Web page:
During Maryland divorce, all marital property must go through an equitable division. This means that marital property such as real estate, vehicles, furniture, and essentially all other belongings may be divided to some extent. While each party may not receive 50 percent of the property, everything can potentially be divided, including jewelry that was only worn by one of the spouses. If you have questions about how your jewelry will be divided during divorce, a Pasadena attorney Tara K. Frame can help.
Was the Jewelry Owned Before the Marriage?
When it comes to marital property, anything owned before the marriage remains non marital property. As such, the process of determining whether or not physical objects are marital property is fairly straightforward. For something like a business, it can be more complicated if one spouse owned a business before the marriage that was valued at $50,000 and 10 years later of being married it was worth $1 million. However, because the value of jewelry remains fairly constant, jewelry that was owned before the marriage will be returned to each respective party during divorce. The average engagement ring in 2015 costs over $6,000, according to Smartasset, easily making engagement rings the most valuable piece of jewelry in the typical American household. And because an engagement ring is typically purchased before marriage, it will remain the property of the bride, to whom the ring was gifted. If, however, the engagement ring was purchased during the marriage, the ring was re-worked during marriage, or new gems were added during the marriage, it becomes more complicated because the ring or at least part of its value is not marital property.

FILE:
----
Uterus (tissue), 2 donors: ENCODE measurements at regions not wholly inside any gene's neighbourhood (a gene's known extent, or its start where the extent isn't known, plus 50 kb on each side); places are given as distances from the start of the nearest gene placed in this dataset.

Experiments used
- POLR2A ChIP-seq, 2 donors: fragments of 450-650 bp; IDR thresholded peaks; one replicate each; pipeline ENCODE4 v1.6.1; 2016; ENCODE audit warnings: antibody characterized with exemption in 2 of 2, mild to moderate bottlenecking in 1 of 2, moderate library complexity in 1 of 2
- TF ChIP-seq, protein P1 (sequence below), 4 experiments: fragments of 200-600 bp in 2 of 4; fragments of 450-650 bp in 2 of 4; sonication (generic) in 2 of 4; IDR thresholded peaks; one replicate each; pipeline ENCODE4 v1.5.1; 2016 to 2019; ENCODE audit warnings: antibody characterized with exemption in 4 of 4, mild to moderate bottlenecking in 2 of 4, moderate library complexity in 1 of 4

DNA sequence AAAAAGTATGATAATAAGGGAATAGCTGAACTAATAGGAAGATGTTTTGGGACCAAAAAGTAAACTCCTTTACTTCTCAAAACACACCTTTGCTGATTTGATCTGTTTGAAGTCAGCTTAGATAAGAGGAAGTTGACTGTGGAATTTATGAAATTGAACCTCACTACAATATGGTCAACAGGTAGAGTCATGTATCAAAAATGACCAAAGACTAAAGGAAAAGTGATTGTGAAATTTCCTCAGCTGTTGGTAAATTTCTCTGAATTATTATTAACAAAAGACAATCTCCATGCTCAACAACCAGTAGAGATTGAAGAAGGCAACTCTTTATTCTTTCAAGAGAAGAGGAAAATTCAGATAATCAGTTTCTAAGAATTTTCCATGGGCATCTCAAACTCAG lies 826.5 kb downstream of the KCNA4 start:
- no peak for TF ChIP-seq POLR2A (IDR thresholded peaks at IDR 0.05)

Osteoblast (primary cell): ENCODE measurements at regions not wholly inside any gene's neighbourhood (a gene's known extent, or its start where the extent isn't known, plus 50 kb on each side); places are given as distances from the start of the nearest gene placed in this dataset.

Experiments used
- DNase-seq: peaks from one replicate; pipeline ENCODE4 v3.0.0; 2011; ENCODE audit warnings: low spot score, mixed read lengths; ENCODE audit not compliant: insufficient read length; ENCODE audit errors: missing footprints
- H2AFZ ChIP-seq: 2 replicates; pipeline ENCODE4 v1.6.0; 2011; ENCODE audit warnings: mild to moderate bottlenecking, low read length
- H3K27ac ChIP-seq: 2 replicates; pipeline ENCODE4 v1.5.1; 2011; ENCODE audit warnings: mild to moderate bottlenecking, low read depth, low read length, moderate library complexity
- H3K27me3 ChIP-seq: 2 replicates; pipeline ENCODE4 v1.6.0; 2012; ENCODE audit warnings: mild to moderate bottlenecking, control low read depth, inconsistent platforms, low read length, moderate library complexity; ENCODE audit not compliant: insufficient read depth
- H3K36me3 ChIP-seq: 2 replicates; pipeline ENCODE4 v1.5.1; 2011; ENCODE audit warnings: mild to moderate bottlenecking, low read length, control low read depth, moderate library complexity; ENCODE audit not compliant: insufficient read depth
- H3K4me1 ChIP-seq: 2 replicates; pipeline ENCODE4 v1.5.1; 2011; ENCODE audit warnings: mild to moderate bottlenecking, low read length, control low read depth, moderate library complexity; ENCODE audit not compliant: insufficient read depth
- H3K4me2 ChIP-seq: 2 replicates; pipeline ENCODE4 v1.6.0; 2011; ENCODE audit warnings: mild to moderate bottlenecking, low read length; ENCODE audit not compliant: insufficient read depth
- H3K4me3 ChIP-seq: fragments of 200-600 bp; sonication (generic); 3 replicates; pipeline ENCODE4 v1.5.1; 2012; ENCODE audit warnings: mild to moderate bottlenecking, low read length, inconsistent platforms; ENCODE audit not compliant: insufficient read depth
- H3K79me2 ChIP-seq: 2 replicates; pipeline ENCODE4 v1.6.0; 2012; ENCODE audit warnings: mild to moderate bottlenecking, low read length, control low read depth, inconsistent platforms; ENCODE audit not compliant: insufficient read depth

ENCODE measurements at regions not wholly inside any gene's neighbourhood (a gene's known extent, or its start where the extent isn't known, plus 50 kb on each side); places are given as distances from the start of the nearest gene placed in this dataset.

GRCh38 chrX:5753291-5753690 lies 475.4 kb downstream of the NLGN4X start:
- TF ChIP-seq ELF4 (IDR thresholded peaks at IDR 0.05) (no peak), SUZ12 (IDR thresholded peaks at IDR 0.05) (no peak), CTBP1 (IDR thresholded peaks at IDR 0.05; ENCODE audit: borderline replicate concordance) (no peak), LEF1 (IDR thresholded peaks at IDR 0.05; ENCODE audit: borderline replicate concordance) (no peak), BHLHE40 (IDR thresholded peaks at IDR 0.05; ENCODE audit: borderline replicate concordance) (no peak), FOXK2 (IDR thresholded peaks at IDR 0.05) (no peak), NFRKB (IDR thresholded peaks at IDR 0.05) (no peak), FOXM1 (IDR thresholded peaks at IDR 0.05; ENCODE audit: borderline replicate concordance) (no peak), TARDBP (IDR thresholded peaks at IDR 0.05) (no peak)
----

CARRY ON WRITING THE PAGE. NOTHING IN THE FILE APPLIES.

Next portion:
Gifts or Inheritance
Eleven percent of brides receive an heirloom wedding ring or engagement ring, according to PR Newswire. One of the only types of property that can be accumulated during marriage that remains non-marital property is that of personal gifts or inheritance. If a gift is meant specifically for one of the spouses, it can remain the personal property of that spouse alone. As such, if one spouse was gifted jewelry that was a family heirloom or was given jewelry by a parent, it can remain theirs alone during divorce. However, proving that the family heirloom gift was specifically meant for that spouse can be difficult. It matters who was giving the gift too. As a husband, it can be difficult to prove that his grandmother’s engagement ring was gifted solely to him, when in fact it was placed on his wife’s finger.
Call Maryland Divorce Attorney Tara K. Frame Today
Many couples who are going through divorce have questions about how their property will be divided, and what is subject to division in the first place. It is crucial to work with an experienced Pasadena divorce attorney to get the answers and to ensure that your best interests are represented during your divorce so that the other party does not walk away with more than their fair share. You need a strong negotiator on your side with intimate knowledge of family law and all aspects of divorce. Do not hesitate to contact the Pasadena divorce attorneys of Frame & Frame today at 410-255-0373.